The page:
Once you’re bored of the standard plank, shake things up a bit. Have a child stand on your lower back, which obviously makes things harder. Or, do side planks, balanced on one elbow. (I find these particularly difficult.) While in a standard plank, raise one leg to work your arse and back even more (remember to alternate). Or, do mountain climbers, in which you try to touch your right knee to your right elbow, while balancing on your elbows and left leg, and then alternate. These are great for your oblique muscles (the muscles in the sides of your torso). Finally, have a go at the plank-to-pushup manoeuvre. Starting from a plank, raise yourself up one arm at a time into a pushup, and then lower yourself back down. Repeat to failure. This one is great for your shoulders and arms as well as for the core muscles.
Third, the skydiver. These are great fun for your lower back, arse, and hamstrings. Doing more of these will improve your ability to take hits and push people around Lie on your stomach with your hands clasped behind your back, like the Prince of Wales on an official visit to your carpet. (Not a euphemism, that.) Lift your knees and chest off the carpet. Hold it for ten seconds. Ease back down. Repeat. Carry on. Once you’ve gotten tired of this, you can shake things up by grabbing your feet behind you and pulling. Try to pull your heels to your head. (This will require you to balance on your crotch. Good luck with that.) Or, start in the standard skydiver position but with your feet under the couch. Arch your back until your navel is off the ground. Wait for a ten count, and then relax. Repeat. As long as you stop before you pull a muscle, you really can’t do too many of these. They’ll improve your posture, balance, and core strength.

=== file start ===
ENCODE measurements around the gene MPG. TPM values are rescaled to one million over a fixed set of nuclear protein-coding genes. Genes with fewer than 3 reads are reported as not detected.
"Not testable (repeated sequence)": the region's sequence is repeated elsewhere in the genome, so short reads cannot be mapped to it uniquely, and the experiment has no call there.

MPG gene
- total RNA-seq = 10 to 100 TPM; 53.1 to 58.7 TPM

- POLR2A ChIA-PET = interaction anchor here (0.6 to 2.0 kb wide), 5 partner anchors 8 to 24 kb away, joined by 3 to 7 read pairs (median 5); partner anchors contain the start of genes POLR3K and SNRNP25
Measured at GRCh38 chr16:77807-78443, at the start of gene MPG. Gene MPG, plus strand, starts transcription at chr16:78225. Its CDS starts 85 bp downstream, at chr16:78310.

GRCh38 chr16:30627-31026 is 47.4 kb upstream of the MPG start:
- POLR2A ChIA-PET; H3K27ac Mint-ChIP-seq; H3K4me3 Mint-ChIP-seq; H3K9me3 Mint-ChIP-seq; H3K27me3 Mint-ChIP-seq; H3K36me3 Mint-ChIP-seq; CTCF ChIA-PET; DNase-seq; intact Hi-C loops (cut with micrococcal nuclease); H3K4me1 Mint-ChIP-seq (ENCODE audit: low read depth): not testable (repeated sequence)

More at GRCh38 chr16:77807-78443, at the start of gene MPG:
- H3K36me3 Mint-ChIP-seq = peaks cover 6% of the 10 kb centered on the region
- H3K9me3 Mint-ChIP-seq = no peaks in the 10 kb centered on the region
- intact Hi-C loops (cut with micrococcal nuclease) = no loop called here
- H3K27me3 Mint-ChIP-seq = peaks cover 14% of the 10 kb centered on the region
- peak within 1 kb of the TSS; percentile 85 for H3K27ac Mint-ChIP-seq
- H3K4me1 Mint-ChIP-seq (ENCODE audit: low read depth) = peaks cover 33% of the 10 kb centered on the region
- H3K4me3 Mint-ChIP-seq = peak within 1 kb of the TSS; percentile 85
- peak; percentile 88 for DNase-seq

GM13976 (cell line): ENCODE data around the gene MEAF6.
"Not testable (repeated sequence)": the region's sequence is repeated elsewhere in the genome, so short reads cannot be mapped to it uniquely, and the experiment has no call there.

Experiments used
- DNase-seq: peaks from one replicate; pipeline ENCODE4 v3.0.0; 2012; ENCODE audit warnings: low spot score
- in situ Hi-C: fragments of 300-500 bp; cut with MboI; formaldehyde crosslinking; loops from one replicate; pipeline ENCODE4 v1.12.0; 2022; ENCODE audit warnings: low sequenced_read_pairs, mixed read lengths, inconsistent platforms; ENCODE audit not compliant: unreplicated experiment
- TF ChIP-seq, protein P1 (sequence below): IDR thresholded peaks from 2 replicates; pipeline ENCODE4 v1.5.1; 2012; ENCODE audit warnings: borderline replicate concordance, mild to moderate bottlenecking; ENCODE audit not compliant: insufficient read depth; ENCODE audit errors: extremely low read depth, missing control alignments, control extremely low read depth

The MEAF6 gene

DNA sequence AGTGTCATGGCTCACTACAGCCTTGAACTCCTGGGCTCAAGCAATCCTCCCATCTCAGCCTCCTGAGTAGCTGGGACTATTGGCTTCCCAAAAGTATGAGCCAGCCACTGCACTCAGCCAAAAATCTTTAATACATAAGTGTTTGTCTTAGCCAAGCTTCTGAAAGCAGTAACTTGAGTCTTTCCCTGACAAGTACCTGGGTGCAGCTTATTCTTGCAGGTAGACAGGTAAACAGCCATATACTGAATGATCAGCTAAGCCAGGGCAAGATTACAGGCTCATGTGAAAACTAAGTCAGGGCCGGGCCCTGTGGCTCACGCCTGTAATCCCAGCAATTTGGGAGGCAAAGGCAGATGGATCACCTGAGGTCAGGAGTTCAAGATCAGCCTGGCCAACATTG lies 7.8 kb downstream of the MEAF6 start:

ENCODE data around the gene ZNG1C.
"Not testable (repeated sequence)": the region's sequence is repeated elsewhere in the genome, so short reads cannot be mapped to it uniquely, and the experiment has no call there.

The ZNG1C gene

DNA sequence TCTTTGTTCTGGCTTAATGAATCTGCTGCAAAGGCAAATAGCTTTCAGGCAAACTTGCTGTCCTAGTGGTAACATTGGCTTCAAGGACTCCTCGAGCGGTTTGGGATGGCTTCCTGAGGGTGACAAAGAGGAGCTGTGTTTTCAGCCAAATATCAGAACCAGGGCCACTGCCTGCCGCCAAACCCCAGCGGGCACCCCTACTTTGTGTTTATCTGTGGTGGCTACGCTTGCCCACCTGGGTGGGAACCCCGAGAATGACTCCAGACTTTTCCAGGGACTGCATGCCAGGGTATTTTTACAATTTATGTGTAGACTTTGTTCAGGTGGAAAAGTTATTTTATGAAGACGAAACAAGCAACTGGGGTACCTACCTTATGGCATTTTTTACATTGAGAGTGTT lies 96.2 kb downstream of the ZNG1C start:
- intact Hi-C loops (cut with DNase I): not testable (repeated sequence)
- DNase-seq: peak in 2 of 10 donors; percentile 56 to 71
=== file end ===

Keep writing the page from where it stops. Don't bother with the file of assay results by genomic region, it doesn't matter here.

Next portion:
Fourth, the ‘Russian Get-Up (sic)’. I have to confess, I may have been using the wrong name all along for this. My recent google search suggested that a Russian Get Up may be something else entirely. That said, until someone corrects me, I’m going to carry on.
So, to do a Russian Get-Up (sic), sit down cross-legged on the floor. Then stand up, without using your knees or hands. (You may find it helpful to swing your arms down and back to build momentum). Then sit down again. Repeat. Repeat. Carry on like this for two minutes, and take a break. Not using your knees or hands requires you to power yourself upward using your hips, arse, and thighs, and it’s a great exercise for building core and leg stability. It’s important to swap legs occasionally—I tend to cross my left leg over my right, which means that my right leg is doing more of the work. To avoid this, I cross my legs the opposite way. As with all of these exercises, you can make this more difficult. Try doing it on one leg or in skates, both of which require more strength than the standard version. Or, try it without crossing your legs. Pull your heels in as close as you can to your crotch and spread your knees as far as you can (hey!). Then stand up as normal. My six-year-old daughter can do this. I can’t. Good luck.